There’s a disconnect between how prepared organizations say they are to handle a variety of risks and the concrete actions they are taking to prioritize and advance risk management, according to a new survey from Origami Risk.

The 2023 State of Risk Report, based on survey responses from 240 risk professionals, finds that while most organizations express optimism about their risk readiness, their actions tell a different story.

When asked directly, respondents gave their organizations high marks for risk preparedness. However, Origami Risk’s report shows that key measures of risk management activity have declined over the past year.

Origami Risk designed the report to not only highlight key trends and analysis, but also translate those findings into actionable recommendations for organizations to shore up their risk management practices.

Organizations Express Confidence in Risk Preparedness

When asked directly about their risk preparedness, organizations expressed a high level of confidence. Among risk professionals, 82% feel moderately prepared or higher for an unexpected crisis, with a high degree of certainty. Looking ahead, 70% have an above average or excellent six-month outlook, with only one response indicating a “poor” outlook.

Despite the optimistic assessments given by most respondents, actions taken by the respondents to manage risks tell a different story.

For example, asked to rank the priority their organizations place on risk management using a 10-point scale, the figure dropped nearly a full point to 6.69 on average in 2023 from 7.5 in 2022.

Also, the percent of respondents who had “fully connected” risks with strategic objectives of their organization had dropped by nearly one third.

Nearly half, 46%, of respondents made no risk technology purchases in 2023, double the figure not spending on technology from last year. The percent of risk professionals with no plans to further integrate their risk data/systems across RMIS, EHS, ERM, and Compliance increased 10% over last year.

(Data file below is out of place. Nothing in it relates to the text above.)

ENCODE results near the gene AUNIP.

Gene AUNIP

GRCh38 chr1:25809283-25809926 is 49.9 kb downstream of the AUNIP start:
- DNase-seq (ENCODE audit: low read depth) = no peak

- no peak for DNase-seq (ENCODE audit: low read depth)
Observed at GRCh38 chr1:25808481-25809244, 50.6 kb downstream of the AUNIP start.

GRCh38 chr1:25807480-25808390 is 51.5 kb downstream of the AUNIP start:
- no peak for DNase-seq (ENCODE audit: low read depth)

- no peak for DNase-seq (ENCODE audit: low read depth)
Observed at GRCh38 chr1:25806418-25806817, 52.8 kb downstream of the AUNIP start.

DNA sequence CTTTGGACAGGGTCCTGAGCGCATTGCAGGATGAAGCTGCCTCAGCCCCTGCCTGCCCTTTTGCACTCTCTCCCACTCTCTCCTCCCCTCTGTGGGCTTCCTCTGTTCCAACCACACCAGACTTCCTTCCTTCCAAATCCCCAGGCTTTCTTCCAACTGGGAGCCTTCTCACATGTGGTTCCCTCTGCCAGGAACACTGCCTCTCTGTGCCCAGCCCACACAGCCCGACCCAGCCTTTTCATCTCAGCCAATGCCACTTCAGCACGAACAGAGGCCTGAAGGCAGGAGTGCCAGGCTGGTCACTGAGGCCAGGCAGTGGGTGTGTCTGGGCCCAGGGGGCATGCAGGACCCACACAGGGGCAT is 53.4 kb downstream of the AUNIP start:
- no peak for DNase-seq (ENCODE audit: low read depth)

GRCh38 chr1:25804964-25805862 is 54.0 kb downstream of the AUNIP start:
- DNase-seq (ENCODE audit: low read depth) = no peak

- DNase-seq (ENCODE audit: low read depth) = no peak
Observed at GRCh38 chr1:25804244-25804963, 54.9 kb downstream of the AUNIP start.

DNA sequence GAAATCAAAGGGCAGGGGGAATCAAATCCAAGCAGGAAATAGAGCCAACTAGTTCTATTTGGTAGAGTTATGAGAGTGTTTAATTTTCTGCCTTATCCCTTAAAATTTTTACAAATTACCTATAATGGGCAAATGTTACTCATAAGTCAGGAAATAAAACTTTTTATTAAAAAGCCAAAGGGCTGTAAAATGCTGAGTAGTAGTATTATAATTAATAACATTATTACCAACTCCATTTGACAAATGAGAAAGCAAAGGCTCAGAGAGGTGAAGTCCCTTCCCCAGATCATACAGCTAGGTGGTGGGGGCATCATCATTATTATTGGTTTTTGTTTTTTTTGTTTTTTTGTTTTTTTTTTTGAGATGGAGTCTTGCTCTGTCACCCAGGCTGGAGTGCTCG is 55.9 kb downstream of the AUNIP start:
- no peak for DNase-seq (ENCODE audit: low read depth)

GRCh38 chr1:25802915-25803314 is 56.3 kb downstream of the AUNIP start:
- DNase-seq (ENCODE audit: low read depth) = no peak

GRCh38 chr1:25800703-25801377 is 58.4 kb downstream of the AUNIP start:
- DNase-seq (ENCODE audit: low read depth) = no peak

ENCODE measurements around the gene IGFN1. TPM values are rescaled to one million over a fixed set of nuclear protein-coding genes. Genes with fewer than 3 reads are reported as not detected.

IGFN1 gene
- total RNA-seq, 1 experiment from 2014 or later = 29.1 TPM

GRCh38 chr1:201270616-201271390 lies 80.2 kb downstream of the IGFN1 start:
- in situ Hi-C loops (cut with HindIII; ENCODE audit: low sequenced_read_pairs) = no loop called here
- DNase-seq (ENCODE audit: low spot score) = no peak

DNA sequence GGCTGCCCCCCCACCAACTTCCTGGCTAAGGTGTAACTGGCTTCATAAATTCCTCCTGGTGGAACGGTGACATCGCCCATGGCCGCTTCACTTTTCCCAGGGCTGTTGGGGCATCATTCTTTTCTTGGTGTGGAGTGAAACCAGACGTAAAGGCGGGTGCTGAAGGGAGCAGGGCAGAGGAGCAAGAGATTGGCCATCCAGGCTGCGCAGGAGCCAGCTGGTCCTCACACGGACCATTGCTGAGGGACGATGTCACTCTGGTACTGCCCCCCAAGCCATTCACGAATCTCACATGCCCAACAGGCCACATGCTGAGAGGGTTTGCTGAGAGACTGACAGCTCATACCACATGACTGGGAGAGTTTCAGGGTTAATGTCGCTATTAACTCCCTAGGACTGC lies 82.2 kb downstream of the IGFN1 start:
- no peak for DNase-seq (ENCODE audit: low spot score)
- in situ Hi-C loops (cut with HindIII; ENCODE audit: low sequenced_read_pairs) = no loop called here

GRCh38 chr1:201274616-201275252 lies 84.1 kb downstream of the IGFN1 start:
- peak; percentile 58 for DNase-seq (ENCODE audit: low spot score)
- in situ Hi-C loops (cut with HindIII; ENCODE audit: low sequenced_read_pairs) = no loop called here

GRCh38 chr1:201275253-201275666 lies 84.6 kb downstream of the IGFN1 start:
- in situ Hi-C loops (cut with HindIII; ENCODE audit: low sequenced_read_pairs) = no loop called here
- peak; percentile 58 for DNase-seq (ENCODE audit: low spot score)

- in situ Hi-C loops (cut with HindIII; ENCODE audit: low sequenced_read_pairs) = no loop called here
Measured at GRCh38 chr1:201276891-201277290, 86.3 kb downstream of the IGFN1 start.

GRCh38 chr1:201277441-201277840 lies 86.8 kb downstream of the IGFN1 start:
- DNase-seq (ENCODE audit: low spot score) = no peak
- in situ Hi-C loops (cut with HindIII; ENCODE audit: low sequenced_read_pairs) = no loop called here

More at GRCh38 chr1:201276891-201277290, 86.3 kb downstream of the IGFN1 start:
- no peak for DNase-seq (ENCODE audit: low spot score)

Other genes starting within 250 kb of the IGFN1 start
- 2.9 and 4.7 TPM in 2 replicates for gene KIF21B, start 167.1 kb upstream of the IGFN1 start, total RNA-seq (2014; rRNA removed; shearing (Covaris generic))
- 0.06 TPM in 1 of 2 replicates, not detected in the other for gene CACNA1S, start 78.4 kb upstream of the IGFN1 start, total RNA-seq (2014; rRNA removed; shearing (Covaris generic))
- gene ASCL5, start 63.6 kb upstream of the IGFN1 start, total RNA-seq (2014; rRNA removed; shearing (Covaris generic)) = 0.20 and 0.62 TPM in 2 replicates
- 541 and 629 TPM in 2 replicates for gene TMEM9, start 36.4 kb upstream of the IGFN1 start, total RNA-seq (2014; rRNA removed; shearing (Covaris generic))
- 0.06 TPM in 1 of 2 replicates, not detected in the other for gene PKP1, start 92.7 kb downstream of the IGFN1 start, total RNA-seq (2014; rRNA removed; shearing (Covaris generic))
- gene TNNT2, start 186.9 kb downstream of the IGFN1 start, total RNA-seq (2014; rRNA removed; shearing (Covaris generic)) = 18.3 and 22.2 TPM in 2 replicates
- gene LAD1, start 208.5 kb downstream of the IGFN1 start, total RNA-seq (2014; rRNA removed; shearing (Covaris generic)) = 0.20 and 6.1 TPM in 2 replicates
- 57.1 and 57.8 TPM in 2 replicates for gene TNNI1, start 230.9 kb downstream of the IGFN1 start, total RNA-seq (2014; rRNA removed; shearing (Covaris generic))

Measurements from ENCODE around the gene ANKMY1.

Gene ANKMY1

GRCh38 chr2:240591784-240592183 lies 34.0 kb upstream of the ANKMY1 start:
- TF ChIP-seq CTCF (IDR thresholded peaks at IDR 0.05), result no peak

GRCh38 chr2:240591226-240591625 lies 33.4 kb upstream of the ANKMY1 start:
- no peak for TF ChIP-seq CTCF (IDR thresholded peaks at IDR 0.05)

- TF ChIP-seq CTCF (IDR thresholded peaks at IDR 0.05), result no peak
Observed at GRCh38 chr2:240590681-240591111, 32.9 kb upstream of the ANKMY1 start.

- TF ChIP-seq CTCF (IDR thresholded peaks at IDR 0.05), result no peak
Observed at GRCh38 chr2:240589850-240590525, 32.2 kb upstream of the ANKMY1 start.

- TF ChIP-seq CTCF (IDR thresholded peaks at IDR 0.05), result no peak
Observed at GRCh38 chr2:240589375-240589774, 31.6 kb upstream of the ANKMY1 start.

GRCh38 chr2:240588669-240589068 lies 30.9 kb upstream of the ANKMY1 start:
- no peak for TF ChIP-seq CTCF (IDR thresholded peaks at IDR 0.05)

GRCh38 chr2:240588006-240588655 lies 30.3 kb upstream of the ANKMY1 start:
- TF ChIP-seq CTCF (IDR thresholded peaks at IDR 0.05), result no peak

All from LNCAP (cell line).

Another telling indicator, the report found, was that 52% of respondents made no changes to update their supply chain, nearly doubling from last year’s figure. This was in spite of a growing risk of disruptions in global supply chains caused by geo-political conflict, the report noted.

“This could indicate that overconfidence and complacency are creeping back in at a time when the risk environment is demanding agility and foresight,” according to the report. The latest trends reveal many organizations are retreating from risk management best practices, leaving them underprepared for the next disruption. Course correcting to prioritize risk management will be critical for navigating today’s uncertain risk landscape.

Navigating the Dynamic Risk Landscape

The Origami Risk report offers several key recommendations.

First, companies must find the right balance between standing still and running wild when it comes to risk. As the report stated, “In a highly dynamic risk environment, standing still means getting run over or passed by, but running wild means recklessly absorbing risk — establishing balance is key.” Leaders need to be proactive in identifying and managing risks, but do so in a measured, strategic way, according to Origami Risk.

Even as novel and emerging risks arise, proven risk management approaches can still be applied. “Even the most novel emerging risks have familiar elements — leverage what already works to help manage those components,” the report advised. By breaking down risks into their constituent parts, tried-and-true mitigation strategies can address certain aspects.

Risk management professionals themselves must transform to provide the leadership that organizations now require. “Yesterday’s risk professionals weren’t designed for this environment — there are tangible steps you can take to redefine the modern risk professional,” according to the report. This may involve upskilling in areas like data analytics, enhancing communication abilities, and cultivating a strategic mindset.

Finally, the report emphasizes that true risk preparedness demands concrete action, not just a feeling of readiness. “Feeling prepared requires nothing, but being prepared requires action.” Companies must rigorously assess their risk exposure, develop robust contingency plans, and regularly stress test their resilience. Only by taking these steps can organizations hope to successfully steer through today’s perilous risk environment.

Access the full report here. &

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